How Much Per Gallon?!

By Tavish McNulty | March 31, 2022

If you have driven off-campus recently, or possibly on your return trip from spring break, you most likely noticed a significant difference in your travel expenses. Natural gas and oil are so intertwined into our economy making them very volatile, as you can see by the daily changes in prices at the fuel pumps. But what could cause such a sharp increase by almost 50 cents in the last month and a dollar compared to last year? To answer this question, we must first put our economy in the context of the pandemic. In 2020, at the beginning of the coronavirus pandemic when lockdowns struck the globe and economic activity essentially froze, people did not need to travel nearly as much as they did prior. Thus, the oil and gas market was faced with a drastic negative shock to demand that lowered the price of gas through into 2020. To cope with this shock oil exporting countries reduced supply of oil and gas. According to the U.S. Energy Information Administration, average gas prices in the U.S. got as low as $1.93 per gallon and as high as $2.63 dollars per gallon, which was before the pandemic. As we began to understand more about the coronavirus and vaccines rolled out, we started the process of returning to business as usual. Suddenly, the market was hit with a positive shock to demand for gasoline. You would think that gas prices should then have returned to pre-pandemic prices, however, oil and gas companies have been slow to increase their supply to keep up with the increased demand, which expedited the rise in price. The first vaccines were available. Just a month after the first covid vaccine was released in December 2020 for emergency medical use, gas prices rose by almost 6% or 14 cents on average. By March of 2021 gas prices had exceeded pre-pandemic prices to $2.89 on average, just three months after the first vaccine was released. Other factors, however, were at play. New policies and mandates designed to make U.S. energy sources more eco-friendly such as the closure of the Keystone XL pipeline project in Canada all played a part in increasing gas prices. U.S. oil production was also faced with many more restrictions and carbon taxes increasing gas prices. It is in this setting that makes the recent shock to oil and gas, brought out by the conflict in Ukraine so much more impactful. To protest Russia’s invasion of Ukraine, many countries have banned buying Russian oil. In terms of just U.S. imports of petroleum, it doesn’t make much sense why our gas prices are so high since we only import about 7% of our oil and gas from Russia. However, you cannot look at just one country's imports and exports of oil and gas since the market is so globally intertwined as aforementioned. Russia is one of the world’s largest exporters of oil so for so many countries to ban their oil is to cut off a huge amount of global oil supply. Then, of course, this negative supply shock on oil increases price. To expedite this rapid rise in price, the conflict makes the market as a whole more tumultuous, which tends to increase prices. This is the most direct reason why gas prices have risen so dramatically. In this post-pandemic setting, oil companies have been slow to ramp up supply of these resources. As we can see in the past year, maintaining an eco-friendly economy is costly, yet it can be reduced on the supply side of the market. So if we want our wallets to not take such a hit at the pump heading home for Easter Break, countries are going to have to find a way to increase supply of oil and gas to counteract the ban on Russian oil.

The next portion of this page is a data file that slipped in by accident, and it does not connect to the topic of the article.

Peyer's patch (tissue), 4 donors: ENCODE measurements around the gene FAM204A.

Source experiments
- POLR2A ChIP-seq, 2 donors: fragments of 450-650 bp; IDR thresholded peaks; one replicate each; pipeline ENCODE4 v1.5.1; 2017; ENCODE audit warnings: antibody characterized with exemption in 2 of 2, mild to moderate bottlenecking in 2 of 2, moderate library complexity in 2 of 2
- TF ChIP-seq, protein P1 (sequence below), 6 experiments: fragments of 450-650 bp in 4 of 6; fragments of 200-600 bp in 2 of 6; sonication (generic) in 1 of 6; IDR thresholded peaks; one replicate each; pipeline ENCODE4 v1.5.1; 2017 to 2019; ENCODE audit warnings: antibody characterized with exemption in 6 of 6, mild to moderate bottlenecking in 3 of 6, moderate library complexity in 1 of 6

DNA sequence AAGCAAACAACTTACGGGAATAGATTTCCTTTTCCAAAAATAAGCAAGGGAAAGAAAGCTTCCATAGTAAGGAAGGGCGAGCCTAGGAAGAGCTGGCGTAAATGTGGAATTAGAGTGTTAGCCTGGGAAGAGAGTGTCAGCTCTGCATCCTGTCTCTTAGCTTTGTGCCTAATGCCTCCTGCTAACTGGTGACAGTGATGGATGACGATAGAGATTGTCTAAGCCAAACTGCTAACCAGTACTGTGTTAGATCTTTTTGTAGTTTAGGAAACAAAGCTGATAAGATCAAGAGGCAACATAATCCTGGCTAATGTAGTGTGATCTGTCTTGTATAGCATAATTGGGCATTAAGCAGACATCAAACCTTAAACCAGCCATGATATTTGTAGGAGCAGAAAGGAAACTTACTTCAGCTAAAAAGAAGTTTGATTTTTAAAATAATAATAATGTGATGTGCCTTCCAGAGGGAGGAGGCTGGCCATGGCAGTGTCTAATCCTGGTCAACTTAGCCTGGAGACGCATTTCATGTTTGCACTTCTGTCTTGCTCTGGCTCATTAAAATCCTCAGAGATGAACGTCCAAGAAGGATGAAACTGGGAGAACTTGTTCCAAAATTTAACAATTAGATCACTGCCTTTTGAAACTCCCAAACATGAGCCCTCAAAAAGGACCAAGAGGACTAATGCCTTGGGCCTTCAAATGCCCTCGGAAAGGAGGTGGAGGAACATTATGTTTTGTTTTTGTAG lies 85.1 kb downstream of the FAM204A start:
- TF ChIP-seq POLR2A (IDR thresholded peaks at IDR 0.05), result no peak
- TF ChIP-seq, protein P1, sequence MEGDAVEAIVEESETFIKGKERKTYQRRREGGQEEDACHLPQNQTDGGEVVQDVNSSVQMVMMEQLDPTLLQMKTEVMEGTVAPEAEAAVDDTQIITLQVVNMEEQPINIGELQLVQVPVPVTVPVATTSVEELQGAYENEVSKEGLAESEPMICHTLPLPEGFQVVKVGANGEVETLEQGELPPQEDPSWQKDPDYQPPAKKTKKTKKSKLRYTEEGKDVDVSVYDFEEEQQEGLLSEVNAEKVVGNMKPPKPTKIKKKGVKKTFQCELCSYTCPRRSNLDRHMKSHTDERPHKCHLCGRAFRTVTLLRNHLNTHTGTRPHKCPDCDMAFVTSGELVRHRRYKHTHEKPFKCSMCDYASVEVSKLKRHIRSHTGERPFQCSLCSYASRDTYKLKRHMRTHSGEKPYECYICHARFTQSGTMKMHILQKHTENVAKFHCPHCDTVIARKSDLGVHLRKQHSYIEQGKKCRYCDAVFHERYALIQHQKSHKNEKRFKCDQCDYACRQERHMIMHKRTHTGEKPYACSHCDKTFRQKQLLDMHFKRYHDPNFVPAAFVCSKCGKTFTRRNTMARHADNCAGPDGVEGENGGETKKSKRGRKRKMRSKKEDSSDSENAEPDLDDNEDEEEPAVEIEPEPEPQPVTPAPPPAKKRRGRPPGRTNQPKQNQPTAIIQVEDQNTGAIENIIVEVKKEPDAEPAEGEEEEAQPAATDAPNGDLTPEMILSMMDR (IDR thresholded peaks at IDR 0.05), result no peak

Edited by Zachary Elias